In its most basic form, “intellectual populism” refers to a mode of symbolic engagement—a way of speaking, writing, and carrying oneself in the public arena—that calls ordinary people together in a project of resisting the intellectual status quo and reclaiming the pursuit of knowledge for pluralistic, democratic, productive ends. In this mode of engagement, the status quo refers to the figures, forces, and institutions that comprise the world of inquiry—professors, academics, research universities, funding agencies, specialized forums, and spaces considered off limits to people without training in a particular field. These figures, forces, and institutions comprise the establishment—real or imagined— against which “the people” align in a battle over the pursuit of knowledge. However, “the people” is never as inclusive as the label suggests; it is too often skewed according to race, class, gender, geography, and similar dimensions. Yet it is a powerful, useful term, especially in the United States, because many individuals respond to the idea that they are part of “the people”—that they are “ordinary” individuals, not the elites. Recognizing the suasory potential of this term, intellectual populists hail “the people” and denounce the status quo to enliven the world of thought with new and diverse voices. Together in community and opposed to the establishment, ordinary people are empowered to debate such topics as the nature of reality, the nature of being, the conditions of right and wrong, the elements of good and bad, and the meaning of life. Where inquiry seems exclusionary, aloof, and inconsequential, intellectual populists rally the people together for renewed attention to life’s big questions.
I first explored these dynamics and coined the term “intellectual populism” in a book about the philosopher and psychologist William James. From early in his career until the year of his death, James traveled the country (and the world) addressing popular audiences about important topics in philosophy, psychology, religion, and similar subjects. His lectures routinely criticized current practices of academic specialists, bemoaning the obtuse arguments of philosophers and the self-importance of psychologists. In James’s lectures, out-of-touch academics and the institutions that ensconced them failed to serve the needs of the people. Yet these criticisms were not meant to destroy philosophy, psychology, religion, and the areas of inquiry James held dear. Rather, they were designed to pull popular audiences into those areas to create a stronger, more robust, more democratic intellectual community. James’s popular lectures rendered ordinary people as intellectual agents who could contribute to the progress of modern knowledge. His populism was not anti-intellectual; it was a way of bolstering intellectual culture by bringing the people into the world of ideas.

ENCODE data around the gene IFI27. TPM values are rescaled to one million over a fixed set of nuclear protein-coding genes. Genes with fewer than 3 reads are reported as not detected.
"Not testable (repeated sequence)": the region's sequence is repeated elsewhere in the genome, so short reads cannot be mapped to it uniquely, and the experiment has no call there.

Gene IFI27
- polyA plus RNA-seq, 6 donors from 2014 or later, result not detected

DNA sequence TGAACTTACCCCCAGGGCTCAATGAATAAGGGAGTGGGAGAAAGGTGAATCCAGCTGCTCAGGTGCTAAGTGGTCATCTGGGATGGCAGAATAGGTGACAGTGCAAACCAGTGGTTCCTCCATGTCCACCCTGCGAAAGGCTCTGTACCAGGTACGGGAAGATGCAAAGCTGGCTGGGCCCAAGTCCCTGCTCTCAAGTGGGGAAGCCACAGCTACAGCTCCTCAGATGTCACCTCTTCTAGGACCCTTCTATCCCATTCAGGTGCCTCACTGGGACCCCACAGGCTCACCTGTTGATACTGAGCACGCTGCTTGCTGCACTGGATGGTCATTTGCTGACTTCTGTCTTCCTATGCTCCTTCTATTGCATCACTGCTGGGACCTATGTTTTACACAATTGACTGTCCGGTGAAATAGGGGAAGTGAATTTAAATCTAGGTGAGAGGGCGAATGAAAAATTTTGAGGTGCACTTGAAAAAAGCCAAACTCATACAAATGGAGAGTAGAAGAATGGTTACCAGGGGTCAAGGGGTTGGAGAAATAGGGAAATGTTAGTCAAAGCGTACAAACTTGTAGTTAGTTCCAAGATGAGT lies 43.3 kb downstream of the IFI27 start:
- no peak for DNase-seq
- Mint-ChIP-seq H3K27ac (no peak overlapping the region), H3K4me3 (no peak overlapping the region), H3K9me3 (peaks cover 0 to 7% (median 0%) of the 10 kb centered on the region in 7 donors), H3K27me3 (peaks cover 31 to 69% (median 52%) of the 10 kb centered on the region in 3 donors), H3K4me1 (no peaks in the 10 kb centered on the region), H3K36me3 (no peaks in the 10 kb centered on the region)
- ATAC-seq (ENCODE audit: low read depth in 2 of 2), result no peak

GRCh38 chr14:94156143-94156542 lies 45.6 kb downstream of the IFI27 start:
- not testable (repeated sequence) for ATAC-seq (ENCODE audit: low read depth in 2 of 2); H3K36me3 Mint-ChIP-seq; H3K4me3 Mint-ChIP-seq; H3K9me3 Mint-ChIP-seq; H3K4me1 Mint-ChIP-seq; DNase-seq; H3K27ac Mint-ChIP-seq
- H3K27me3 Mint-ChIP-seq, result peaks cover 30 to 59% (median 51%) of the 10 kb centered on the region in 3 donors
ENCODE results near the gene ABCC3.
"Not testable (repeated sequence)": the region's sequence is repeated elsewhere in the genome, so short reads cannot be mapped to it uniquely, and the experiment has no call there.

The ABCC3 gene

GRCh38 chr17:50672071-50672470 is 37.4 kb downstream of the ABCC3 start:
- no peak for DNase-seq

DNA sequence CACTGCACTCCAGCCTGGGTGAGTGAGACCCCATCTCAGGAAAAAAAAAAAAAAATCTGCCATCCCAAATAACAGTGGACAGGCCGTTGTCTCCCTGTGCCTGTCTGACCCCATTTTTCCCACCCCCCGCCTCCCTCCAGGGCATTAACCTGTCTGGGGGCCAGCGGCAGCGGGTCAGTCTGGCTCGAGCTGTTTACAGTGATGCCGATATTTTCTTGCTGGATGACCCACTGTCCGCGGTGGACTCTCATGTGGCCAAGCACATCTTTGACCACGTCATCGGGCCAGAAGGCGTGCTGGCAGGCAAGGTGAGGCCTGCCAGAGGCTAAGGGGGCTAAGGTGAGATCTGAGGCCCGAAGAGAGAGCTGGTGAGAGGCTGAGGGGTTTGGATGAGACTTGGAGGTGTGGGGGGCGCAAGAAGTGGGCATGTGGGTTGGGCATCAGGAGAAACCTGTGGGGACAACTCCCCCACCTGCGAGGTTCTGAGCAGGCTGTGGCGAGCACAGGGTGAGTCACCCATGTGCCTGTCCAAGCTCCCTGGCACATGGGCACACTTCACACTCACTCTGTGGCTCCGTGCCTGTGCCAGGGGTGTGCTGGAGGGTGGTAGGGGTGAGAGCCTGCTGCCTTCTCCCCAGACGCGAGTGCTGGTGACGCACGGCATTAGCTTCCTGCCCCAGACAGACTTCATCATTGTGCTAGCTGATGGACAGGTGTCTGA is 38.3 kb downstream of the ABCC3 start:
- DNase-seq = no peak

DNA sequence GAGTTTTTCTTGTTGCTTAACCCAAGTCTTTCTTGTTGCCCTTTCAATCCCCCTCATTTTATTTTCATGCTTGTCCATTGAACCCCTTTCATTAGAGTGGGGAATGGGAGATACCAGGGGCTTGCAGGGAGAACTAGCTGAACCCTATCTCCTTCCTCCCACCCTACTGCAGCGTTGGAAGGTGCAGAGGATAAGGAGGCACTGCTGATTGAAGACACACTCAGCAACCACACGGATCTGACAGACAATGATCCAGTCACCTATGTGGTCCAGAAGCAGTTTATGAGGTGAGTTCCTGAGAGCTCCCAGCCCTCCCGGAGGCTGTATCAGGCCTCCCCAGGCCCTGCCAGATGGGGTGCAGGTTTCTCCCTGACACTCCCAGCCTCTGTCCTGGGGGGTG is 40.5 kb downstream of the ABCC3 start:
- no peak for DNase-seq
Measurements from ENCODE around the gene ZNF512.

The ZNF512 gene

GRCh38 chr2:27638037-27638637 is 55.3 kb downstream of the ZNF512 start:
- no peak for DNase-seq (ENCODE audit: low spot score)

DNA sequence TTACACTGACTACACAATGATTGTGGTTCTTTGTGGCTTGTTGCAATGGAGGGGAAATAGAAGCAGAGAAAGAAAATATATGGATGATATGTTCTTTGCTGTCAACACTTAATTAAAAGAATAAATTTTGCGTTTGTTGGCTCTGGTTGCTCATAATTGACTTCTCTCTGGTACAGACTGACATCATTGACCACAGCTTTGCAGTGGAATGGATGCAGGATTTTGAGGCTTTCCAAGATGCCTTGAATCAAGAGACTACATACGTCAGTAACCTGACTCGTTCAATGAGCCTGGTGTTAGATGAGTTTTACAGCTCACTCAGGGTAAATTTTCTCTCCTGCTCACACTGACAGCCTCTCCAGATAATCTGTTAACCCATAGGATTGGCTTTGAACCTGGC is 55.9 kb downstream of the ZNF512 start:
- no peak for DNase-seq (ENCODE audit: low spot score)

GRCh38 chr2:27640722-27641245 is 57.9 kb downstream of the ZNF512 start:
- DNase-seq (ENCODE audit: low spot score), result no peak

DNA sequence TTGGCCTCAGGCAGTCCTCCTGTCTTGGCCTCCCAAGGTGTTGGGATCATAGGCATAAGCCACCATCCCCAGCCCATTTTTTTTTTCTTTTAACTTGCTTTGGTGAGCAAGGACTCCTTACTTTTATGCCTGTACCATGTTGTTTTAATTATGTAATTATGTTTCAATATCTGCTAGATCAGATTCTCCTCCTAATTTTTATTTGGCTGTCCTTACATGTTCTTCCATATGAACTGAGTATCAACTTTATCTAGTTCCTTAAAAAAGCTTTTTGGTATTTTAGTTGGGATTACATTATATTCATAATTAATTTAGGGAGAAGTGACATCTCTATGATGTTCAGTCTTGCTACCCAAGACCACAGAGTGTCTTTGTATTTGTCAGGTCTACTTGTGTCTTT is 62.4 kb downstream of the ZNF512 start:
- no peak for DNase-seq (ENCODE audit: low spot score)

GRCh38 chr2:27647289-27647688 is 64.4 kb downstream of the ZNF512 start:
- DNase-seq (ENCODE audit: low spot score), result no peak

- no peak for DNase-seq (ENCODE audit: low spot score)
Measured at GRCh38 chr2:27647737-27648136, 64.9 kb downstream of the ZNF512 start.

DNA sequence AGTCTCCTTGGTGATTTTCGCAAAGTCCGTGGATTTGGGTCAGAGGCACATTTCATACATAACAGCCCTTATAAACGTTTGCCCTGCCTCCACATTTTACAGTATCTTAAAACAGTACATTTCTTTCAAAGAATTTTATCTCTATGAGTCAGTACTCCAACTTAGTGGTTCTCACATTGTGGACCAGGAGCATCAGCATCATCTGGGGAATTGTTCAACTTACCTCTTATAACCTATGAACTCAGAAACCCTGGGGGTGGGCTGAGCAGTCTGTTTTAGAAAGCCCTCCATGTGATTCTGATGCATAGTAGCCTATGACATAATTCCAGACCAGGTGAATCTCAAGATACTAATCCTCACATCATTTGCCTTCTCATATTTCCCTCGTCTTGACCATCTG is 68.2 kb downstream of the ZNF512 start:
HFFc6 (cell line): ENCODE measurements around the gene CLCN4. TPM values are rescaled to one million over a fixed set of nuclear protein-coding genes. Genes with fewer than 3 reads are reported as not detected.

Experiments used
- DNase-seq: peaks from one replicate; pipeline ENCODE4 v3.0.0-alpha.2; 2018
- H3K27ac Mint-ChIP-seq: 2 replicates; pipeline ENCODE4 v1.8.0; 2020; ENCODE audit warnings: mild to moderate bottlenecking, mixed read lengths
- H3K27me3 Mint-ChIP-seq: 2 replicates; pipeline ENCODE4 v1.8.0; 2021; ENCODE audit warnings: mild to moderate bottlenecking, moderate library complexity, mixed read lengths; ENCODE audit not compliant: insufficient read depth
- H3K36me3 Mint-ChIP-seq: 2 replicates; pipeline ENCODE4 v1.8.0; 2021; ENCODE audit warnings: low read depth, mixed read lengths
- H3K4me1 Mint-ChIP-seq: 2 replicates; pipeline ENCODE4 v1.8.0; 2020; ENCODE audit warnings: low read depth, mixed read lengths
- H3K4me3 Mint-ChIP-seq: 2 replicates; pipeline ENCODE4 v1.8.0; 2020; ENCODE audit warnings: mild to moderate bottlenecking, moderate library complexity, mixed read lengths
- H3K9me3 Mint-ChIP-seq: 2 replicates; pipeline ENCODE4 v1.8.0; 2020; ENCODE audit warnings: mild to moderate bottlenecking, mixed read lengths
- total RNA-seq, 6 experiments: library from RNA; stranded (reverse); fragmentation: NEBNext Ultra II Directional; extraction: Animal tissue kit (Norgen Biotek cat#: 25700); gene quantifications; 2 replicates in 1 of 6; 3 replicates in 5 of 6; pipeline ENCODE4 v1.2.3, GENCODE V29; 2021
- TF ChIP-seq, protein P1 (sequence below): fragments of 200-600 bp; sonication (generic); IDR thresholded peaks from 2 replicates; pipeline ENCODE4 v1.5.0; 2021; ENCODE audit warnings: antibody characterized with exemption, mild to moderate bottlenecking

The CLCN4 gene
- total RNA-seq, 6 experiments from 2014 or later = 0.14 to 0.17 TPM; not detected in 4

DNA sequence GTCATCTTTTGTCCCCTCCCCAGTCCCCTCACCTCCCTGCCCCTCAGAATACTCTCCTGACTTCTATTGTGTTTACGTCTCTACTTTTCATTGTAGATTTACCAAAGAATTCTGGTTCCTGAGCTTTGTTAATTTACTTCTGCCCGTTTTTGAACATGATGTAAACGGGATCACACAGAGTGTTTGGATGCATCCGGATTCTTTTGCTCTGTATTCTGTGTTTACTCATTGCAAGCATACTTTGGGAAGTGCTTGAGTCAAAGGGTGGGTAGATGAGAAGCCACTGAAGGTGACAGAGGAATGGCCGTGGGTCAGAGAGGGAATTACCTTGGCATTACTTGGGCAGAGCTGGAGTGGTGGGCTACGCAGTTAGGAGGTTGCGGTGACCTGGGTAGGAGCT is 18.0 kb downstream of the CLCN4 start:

As this book will demonstrate, James was far from the only thinker leading the charge of intellectual populism. Intellectual populism has been an oft-overlooked yet regular part of American thought for some time. Around the turn of the twentieth century, as well as in other epochs, populism was an expansive, flexible style of intellectual engagement, allowing a diverse array of thinkers to cast their work in populist terms and to embolden ordinary people as intellectual agents. These intellectuals seemed to understand what James understood about populist discourse: opposing the established intellectual order is actually a way of strengthening intellectual culture writ large. Speaking against experts and institutions, as intellectual populists do, calls together people frustrated by those experts and institutions. In turn, they can contribute to the same culture of knowledge that the experts and institutions were serving. Intellectual populism opposes the status quo, but only to improve the discussions and deliberations the status quo controls. In other words, denouncing what frustrates people is a good way to energize them to contribute to the areas where their frustration lies. Through shared opposition to the established order, more people can gather for the important work of thinking together.
However, understanding the function of intellectual populism requires careful consideration of several key terms, ideas, and contexts. And the best place to start is with the oft-contested, widely maligned concept of populism.